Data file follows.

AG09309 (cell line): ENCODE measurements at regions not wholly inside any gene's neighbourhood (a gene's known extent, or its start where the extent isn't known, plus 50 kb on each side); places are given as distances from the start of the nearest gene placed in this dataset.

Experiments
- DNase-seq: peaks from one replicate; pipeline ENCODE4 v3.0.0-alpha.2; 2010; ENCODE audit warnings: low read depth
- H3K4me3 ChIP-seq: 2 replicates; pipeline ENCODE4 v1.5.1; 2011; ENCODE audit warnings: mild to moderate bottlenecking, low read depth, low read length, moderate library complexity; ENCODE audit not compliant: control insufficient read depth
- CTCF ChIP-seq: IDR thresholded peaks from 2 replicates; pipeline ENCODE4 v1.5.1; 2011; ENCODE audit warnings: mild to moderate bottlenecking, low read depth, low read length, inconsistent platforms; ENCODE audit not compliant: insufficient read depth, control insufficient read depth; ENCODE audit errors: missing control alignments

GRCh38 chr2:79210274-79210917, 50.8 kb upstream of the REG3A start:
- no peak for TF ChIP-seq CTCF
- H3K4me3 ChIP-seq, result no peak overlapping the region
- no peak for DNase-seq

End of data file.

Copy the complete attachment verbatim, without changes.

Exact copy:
AG09309 (cell line): ENCODE measurements at regions not wholly inside any gene's neighbourhood (a gene's known extent, or its start where the extent isn't known, plus 50 kb on each side); places are given as distances from the start of the nearest gene placed in this dataset.

Experiments
- DNase-seq: peaks from one replicate; pipeline ENCODE4 v3.0.0-alpha.2; 2010; ENCODE audit warnings: low read depth
- H3K4me3 ChIP-seq: 2 replicates; pipeline ENCODE4 v1.5.1; 2011; ENCODE audit warnings: mild to moderate bottlenecking, low read depth, low read length, moderate library complexity; ENCODE audit not compliant: control insufficient read depth
- CTCF ChIP-seq: IDR thresholded peaks from 2 replicates; pipeline ENCODE4 v1.5.1; 2011; ENCODE audit warnings: mild to moderate bottlenecking, low read depth, low read length, inconsistent platforms; ENCODE audit not compliant: insufficient read depth, control insufficient read depth; ENCODE audit errors: missing control alignments

GRCh38 chr2:79210274-79210917, 50.8 kb upstream of the REG3A start:
- no peak for TF ChIP-seq CTCF
- H3K4me3 ChIP-seq, result no peak overlapping the region
- no peak for DNase-seq